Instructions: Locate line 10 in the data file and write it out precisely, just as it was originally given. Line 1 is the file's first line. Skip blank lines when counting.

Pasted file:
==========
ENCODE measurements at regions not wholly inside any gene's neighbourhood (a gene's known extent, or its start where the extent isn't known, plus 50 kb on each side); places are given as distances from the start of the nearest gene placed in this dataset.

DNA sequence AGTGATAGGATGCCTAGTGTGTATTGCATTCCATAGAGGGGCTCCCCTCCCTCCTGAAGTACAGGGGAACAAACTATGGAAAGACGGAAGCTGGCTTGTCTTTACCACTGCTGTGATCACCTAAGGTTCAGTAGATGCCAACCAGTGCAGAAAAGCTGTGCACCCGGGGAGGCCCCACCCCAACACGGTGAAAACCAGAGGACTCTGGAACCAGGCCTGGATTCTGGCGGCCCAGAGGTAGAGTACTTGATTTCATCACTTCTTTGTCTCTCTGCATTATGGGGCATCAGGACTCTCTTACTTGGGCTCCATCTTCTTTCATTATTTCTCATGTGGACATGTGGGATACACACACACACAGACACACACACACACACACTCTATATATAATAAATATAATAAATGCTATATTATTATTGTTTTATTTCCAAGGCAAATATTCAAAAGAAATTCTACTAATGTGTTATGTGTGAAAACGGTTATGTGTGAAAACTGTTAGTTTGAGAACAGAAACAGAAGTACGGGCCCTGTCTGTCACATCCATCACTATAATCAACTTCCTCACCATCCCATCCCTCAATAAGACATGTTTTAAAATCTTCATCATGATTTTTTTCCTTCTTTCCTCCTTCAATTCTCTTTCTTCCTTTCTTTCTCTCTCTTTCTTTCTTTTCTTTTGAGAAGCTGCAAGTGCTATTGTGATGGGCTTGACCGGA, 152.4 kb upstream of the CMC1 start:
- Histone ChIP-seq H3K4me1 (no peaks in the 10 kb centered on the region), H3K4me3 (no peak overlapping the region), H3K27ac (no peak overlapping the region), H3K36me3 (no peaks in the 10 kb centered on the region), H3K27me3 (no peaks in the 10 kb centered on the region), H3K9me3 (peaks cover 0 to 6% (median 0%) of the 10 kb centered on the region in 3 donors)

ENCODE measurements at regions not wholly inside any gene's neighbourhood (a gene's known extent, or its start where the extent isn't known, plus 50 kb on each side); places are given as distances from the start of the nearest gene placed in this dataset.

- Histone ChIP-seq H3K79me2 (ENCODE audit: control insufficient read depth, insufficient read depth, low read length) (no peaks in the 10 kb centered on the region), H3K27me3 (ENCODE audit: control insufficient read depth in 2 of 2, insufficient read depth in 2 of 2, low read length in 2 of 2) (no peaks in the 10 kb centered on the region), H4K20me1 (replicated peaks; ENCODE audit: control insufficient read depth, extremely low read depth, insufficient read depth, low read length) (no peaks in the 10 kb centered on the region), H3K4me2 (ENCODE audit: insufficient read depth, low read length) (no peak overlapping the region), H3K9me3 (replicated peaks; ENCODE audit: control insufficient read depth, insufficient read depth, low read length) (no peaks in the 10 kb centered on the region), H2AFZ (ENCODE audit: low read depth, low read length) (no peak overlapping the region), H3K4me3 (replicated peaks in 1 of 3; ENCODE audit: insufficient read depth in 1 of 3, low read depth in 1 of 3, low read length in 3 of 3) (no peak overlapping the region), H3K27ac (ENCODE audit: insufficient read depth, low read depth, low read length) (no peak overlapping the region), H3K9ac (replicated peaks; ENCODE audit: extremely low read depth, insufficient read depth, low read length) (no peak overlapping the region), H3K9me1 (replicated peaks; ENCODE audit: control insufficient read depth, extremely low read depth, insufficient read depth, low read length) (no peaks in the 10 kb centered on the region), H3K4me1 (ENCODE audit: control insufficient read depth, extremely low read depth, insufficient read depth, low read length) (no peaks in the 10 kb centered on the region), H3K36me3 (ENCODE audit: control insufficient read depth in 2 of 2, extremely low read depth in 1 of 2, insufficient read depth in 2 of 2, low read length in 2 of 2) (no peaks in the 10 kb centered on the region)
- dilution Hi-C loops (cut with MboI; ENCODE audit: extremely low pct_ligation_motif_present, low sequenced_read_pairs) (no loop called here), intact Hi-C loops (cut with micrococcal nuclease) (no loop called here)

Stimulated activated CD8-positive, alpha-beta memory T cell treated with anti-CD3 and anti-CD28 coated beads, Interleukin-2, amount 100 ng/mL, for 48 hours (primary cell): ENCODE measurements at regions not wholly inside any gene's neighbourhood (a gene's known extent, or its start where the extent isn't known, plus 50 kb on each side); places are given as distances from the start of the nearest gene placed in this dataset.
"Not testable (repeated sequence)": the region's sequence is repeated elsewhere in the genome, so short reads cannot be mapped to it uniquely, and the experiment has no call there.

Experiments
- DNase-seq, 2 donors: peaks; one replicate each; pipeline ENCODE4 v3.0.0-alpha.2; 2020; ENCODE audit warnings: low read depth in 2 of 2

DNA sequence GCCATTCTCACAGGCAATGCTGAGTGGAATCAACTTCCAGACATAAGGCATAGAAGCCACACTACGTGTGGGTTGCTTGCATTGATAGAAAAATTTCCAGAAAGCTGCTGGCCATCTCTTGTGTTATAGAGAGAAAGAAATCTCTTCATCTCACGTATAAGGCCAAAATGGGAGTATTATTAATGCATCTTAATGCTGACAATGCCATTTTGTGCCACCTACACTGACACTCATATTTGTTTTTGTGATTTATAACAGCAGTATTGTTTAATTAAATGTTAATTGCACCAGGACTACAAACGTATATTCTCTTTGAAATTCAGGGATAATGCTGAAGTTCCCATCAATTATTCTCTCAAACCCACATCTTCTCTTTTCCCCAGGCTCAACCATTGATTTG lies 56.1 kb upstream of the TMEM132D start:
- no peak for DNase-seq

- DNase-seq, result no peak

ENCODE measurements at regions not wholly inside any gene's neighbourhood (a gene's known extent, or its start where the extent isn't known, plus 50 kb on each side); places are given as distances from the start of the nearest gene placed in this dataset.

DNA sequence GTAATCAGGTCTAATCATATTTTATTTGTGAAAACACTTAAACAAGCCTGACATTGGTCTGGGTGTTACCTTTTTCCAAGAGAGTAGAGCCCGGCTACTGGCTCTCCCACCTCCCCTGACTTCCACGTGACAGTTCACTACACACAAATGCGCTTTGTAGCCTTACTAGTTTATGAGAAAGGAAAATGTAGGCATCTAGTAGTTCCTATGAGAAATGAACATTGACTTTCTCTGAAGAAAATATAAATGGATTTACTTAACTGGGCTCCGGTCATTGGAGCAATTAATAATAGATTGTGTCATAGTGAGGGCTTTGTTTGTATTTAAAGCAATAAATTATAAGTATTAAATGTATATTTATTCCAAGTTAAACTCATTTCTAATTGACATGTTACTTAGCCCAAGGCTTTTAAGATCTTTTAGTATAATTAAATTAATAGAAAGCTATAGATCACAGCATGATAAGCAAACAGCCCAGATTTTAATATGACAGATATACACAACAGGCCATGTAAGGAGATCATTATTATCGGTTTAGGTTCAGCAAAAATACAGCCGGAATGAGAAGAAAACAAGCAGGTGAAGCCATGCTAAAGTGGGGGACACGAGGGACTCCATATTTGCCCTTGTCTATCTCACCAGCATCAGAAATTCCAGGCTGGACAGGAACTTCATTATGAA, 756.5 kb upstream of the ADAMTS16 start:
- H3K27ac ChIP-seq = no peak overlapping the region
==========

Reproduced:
- DNase-seq, 2 donors: peaks; one replicate each; pipeline ENCODE4 v3.0.0-alpha.2; 2020; ENCODE audit warnings: low read depth in 2 of 2